Culture, brand & engagement – who is looking at the bigger picture?
When conducting interviews for the purpose/culture/brand/communications research we have referred to in our previous two blogs, we found evidence of new thinking and practices, and several interesting new initiatives around culture, engagement and the employer brand. New roles, teams, functions and, in certain cases, individuals driving new culture and engagement-related initiatives. Most, though not all of these, have originated within the HR/People function.
Though in many ways encouraging, the growth and accompanying fragmentation of HR into discrete areas such as Culture, Change, Transformation, Engagement and other more recent titles such as ‘Colleague Collaboration and Involvement’ has a downside. It can often lead to siloed thinking and programmes, more bureaucracy, more KPIs and less integration of the activities that so desperately need to be joined up. If they are seen by employees as lacking cohesion and coherence, the result is likely to be confusion and cynicism, the very opposite of what they are designed to achieve.
“No-one is paid to look at the bigger picture, everyone is more focused on their immediate tasks and goals. Without big picture thinking nothing will change coherently.”
The Employee Engagement team, now quite commonplace in HR functions, is a good example of this phenomenon. Judging from our research, few of them have any influence over the levers that actually drive engagement. Their main responsibility seems to be the annual employee engagement survey. Some also had responsibility for the employee brand, but with a limited focus on areas such as recruitment and the on-boarding process. But the employer brand is much more than a recruitment brand, and needs to be considered and managed holistically – an example of the siloed thinking referred to above. So the title of the function is something of a misnomer and it is probably fair to say that many of these engagement teams have a role that simply generates more process and KPIs; leading to a form of ‘process creep’.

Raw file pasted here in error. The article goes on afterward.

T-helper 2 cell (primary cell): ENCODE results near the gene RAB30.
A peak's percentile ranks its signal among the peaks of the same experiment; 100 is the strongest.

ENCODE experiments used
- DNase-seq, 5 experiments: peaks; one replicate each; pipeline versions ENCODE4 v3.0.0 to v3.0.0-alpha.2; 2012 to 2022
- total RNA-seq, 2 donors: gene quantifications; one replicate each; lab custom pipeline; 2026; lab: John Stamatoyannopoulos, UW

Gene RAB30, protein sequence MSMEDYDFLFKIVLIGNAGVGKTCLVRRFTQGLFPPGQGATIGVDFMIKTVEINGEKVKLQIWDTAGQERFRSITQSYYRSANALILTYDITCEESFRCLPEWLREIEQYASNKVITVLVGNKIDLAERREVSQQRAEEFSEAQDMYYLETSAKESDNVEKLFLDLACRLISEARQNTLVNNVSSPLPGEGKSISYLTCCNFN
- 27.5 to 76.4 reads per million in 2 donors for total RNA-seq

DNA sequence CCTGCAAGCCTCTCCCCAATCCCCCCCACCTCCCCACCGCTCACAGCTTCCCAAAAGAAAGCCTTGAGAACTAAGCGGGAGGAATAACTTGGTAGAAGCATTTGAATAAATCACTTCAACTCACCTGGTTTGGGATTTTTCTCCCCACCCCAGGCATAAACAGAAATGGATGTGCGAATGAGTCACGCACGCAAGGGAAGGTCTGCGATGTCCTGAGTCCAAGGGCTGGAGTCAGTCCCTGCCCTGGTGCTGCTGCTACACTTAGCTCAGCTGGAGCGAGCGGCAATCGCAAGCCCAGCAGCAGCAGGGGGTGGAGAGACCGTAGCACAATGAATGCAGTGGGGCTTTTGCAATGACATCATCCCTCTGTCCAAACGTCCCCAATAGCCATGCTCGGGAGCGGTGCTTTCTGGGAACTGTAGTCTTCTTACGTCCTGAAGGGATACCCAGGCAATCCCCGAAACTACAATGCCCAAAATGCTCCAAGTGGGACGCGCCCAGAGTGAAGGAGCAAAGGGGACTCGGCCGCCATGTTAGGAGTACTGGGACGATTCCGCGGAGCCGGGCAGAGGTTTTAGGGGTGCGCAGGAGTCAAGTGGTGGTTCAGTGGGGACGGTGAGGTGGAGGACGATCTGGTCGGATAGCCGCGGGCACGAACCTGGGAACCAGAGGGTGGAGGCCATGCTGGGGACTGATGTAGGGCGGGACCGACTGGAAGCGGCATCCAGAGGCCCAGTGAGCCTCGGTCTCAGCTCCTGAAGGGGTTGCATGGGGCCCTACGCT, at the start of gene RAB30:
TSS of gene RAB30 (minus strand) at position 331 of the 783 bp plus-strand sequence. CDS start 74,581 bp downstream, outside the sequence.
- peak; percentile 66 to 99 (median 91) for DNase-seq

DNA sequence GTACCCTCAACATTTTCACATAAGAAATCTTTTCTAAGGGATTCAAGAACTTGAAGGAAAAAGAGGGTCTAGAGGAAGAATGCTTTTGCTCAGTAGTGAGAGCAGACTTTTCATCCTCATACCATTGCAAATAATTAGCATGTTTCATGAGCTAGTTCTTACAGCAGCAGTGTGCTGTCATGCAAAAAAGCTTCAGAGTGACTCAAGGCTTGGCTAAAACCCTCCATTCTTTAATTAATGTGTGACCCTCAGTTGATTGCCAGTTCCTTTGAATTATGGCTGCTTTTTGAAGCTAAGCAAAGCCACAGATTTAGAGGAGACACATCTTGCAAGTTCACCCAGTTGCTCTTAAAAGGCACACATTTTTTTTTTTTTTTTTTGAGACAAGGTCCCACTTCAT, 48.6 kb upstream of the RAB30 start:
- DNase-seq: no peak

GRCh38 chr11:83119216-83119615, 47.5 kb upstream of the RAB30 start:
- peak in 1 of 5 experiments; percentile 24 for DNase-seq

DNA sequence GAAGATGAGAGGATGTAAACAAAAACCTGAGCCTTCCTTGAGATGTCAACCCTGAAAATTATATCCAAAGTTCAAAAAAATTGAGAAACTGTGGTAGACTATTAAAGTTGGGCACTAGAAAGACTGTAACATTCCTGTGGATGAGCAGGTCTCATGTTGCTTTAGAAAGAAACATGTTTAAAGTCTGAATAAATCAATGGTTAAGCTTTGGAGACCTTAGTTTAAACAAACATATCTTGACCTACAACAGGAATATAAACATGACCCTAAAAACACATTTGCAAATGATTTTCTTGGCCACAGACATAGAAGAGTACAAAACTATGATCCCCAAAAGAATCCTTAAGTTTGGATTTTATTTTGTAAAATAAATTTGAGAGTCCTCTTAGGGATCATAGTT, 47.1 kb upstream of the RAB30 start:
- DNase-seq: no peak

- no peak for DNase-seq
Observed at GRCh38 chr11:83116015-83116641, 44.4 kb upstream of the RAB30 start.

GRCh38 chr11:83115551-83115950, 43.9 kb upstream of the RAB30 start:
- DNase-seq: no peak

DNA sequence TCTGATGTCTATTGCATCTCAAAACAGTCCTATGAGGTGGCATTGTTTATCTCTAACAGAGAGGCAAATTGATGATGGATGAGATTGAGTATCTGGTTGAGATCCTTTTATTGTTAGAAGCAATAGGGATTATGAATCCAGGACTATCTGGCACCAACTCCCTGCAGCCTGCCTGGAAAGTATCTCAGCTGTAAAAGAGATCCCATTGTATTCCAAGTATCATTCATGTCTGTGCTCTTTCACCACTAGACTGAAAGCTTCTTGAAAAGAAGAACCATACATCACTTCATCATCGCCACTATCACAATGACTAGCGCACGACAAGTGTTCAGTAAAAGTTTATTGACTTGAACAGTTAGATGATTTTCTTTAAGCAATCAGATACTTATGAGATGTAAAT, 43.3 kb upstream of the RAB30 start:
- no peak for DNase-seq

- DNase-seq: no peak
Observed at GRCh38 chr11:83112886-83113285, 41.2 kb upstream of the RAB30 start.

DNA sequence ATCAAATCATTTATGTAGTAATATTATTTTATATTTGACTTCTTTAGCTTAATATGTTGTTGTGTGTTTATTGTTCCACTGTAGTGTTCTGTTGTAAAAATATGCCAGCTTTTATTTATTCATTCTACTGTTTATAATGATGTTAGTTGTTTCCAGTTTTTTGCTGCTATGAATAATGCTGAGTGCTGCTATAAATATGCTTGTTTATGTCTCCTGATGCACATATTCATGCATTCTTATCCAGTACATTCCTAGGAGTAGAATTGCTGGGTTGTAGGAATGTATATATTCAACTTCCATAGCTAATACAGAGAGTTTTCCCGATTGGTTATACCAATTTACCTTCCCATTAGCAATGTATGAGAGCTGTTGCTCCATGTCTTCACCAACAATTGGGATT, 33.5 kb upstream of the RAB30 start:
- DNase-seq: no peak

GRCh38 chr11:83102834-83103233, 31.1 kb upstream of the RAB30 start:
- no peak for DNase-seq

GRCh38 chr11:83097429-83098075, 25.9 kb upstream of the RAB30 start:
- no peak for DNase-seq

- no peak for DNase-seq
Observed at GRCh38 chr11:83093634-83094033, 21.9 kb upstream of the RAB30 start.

Some of our interviewees (32%) questioned whether these new roles have been created with a full analysis and understanding of the skill sets and expertise they require to deliver on their objectives. One HR director conceded that “traditionally HR is not built to take these things on.” This individual further observed that “HR is hollowed-out and the intellectual capacity has moved to the consultancies.”
The overall outcome is that these developments, with some exceptions, represent incremental bolt-ons, when what’s needed is something more profound and transformational: and that’s a more joined-up approach to purpose, culture, communications, the employee brand and the overall employee experience.
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